“Happily, we’ve reached a milestone in our savings where a mortgage broker advised that we’re in a sensible position to buy a house. While we’re happy to have reached this stage, we’ve still no idea when we’ll actually buy something. It could be weeks, months, maybe even years.” – House Hunting blog post, May 2012.
So, it took a little while longer than we had planned but we got there! A month ago, Jen and I purchased our very own property. It’s been a long journey but we’re both thrilled that the moment has arrived.
We both feel especially lucky as the subject of home ownership is currently a part of the national dialogue in Australia, specifically that the dream of owning your own home has become unobtainable for Millennial Australians. Recent articles suggest that Aussie millennials have the second lowest rate of home ownership in the world with just 28% of people aged 18-36 in the property market. The market is particularly brutal in the big cities Sydney and Melbourne where two bedroom apartments are selling for over a million dollars but even in Brisbane we’ve noticed that house prices have soared over the time that we’ve been looking.
Which is why we’re so happy with the house we’ve landed. Neither of us felt like we had to compromise on what we wanted. The property is a modern, open plan house with generous sized bedrooms and a great yard. We’ve got dreams and aspirations of renovations we’d like to make to the home over time but it’s still an absolutely awesome place on Day One.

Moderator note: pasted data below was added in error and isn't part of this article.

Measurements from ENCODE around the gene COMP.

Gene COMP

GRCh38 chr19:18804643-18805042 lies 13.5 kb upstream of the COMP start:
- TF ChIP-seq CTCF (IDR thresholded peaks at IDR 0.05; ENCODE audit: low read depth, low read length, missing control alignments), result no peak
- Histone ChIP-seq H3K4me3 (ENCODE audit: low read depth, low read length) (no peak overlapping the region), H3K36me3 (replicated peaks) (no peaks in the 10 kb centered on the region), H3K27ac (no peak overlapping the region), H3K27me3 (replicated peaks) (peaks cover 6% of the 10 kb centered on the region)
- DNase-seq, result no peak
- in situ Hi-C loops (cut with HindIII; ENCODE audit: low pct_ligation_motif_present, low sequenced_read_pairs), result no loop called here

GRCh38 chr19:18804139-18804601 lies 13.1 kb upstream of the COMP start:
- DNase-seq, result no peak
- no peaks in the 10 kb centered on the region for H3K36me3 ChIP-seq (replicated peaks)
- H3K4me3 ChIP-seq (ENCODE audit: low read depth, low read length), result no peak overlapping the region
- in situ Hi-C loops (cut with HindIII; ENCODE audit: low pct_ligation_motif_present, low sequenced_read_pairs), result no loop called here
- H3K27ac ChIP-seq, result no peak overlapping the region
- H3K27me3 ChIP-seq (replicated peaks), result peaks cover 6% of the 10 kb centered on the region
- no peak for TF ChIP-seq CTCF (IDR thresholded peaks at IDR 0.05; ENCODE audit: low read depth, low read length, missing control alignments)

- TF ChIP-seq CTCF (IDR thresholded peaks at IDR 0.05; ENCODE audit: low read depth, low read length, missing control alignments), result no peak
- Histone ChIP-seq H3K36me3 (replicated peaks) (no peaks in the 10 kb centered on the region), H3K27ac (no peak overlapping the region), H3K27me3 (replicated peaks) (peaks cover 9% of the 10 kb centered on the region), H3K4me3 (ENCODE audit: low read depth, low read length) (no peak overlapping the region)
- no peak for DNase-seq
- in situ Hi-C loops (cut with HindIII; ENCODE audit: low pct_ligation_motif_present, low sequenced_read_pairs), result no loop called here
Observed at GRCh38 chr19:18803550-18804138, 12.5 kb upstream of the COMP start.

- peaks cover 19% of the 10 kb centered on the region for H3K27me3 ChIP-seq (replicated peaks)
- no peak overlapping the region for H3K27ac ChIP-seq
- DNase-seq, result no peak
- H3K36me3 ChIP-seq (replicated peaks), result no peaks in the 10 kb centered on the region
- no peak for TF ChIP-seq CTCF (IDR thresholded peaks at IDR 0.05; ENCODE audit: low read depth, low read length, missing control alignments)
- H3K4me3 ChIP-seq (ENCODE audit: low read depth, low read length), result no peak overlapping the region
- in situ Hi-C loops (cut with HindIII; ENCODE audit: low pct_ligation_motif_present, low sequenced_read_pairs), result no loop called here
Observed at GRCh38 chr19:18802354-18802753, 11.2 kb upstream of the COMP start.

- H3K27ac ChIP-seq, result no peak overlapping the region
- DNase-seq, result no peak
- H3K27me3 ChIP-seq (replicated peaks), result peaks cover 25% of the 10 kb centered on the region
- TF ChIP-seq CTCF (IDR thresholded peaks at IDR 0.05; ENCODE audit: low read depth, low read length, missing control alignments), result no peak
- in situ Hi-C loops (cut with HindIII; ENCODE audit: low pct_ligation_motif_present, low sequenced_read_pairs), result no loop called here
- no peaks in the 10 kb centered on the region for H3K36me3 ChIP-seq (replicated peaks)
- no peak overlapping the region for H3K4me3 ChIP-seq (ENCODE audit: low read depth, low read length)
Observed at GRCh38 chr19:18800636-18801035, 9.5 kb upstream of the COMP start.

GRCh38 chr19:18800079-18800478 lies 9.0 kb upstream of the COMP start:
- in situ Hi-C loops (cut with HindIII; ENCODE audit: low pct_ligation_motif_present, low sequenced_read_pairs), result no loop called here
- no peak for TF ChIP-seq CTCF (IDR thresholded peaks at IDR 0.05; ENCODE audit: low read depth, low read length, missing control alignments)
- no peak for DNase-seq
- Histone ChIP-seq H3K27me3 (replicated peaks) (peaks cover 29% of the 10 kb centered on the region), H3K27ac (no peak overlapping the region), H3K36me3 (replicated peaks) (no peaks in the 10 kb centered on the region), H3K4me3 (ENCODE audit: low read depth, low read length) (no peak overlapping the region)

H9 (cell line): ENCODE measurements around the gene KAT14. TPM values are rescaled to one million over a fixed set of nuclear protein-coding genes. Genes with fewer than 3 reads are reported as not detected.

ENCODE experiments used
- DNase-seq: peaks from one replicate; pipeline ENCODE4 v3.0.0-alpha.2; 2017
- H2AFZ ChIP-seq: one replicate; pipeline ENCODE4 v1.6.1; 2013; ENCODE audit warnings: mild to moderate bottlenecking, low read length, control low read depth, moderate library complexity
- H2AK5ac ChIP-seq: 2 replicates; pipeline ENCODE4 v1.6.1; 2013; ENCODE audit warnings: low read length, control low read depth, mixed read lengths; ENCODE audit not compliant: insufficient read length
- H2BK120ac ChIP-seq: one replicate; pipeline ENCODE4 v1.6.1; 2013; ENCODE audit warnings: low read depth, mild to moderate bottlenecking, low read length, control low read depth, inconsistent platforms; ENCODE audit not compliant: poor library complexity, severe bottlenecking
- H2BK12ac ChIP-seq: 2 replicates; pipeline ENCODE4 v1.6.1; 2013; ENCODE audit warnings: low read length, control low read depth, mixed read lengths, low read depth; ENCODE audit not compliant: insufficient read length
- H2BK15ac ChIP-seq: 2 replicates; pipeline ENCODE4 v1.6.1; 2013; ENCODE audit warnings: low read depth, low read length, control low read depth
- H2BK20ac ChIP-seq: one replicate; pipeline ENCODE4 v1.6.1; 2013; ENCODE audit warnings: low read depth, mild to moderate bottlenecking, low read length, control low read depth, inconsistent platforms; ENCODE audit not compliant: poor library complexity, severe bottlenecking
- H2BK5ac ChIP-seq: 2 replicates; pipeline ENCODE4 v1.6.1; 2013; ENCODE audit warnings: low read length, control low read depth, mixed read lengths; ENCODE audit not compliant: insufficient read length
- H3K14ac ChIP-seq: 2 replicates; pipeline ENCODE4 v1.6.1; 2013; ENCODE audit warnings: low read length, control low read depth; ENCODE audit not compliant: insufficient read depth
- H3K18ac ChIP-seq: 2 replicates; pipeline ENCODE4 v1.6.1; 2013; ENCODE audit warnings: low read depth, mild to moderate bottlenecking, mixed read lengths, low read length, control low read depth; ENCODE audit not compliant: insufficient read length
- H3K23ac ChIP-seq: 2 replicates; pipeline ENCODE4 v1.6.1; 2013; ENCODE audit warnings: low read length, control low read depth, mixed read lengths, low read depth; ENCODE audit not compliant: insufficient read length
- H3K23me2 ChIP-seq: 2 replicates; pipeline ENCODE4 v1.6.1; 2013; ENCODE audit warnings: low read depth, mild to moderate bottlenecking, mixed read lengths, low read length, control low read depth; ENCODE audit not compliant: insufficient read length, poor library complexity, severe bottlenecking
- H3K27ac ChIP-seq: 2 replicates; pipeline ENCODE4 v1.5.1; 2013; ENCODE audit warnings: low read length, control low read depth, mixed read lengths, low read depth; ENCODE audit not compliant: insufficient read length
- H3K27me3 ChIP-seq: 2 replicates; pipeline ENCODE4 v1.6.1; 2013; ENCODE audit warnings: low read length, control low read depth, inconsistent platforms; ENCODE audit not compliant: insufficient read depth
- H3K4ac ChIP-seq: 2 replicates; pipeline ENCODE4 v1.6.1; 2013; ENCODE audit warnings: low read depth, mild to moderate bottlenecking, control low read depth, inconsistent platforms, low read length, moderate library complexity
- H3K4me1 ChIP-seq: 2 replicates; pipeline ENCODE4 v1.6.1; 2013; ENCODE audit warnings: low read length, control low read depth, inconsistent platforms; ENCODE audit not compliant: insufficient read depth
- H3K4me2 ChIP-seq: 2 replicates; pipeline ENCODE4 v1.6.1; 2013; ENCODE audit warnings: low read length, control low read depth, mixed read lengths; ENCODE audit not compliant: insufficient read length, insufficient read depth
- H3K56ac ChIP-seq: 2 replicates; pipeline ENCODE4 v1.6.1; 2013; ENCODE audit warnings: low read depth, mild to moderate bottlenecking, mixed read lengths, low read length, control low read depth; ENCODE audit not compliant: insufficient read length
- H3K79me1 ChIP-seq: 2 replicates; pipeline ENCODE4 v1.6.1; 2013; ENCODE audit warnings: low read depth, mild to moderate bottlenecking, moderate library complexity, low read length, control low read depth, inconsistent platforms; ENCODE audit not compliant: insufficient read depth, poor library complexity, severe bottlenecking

Mortgage Documents Are Weird and Obtuse
After we got the phone call confirming that our offer had been accepted, we begun the process of navigating the paperwork and documents required for our mortgage. Let me tell you, the process is pretty arcane and obtuse in Australia. We found ourselves constantly having to jump online to work out what we had to do next and often found the advice of experts we consulted with to be confusing and unclear. Is this really something that everyone understands and goes through? was a common refrain.
My ‘favourite’ part of the process was reading the fifty page mortgage document. Signing on to a financial burden that will hang over our heads for the next twenty five years is a pretty big commitment so wanted to be sure we understood the agreement we were signing. In fact, on the first page of the mortgage it explicitly states that you should read and fully comprehend the terms of what you are committing to.
Then the very next paragraph has this magnificently constructed sentence:
If you’re wondering, the ‘enlarged panel’ in the sentence isn’t a part of the property. It is the extra box of space that gets attached if there isn’t enough room on the sheet of paper you’re filling in.
I had to re-read this next sentence a couple of times to get my head around it.
This next sentence cracks me up.
As it turns out, if you strike oil on your property, Yosemite Sam style, you are apparently not allowed to go wild and start mining your backyard.
As Mitt Romney famously observed, “corporations are people too, my friend” and so it is with clause (e) of our mortgage document.
I like this Trump-esque solution to a structure encroaching on someone else’s property. Got an overhanging tree that spills into the neighbours yard? No problem! Just buy the property and become the owner of their land too!
If I don’t have to see or sign any more property related documentation for a long time, I will be a happy man.
Many congrats Edo. House looks awesome.
Vancouver sounds very much like Sydney and Melbourne so jealous of the place you have secured! Now we have a place to stay with our little one 😉
See u soon neighbour
Thanks Pat! Look forward to hosting your family in Brisbane one day 🙂
See ya soon Rich 🙂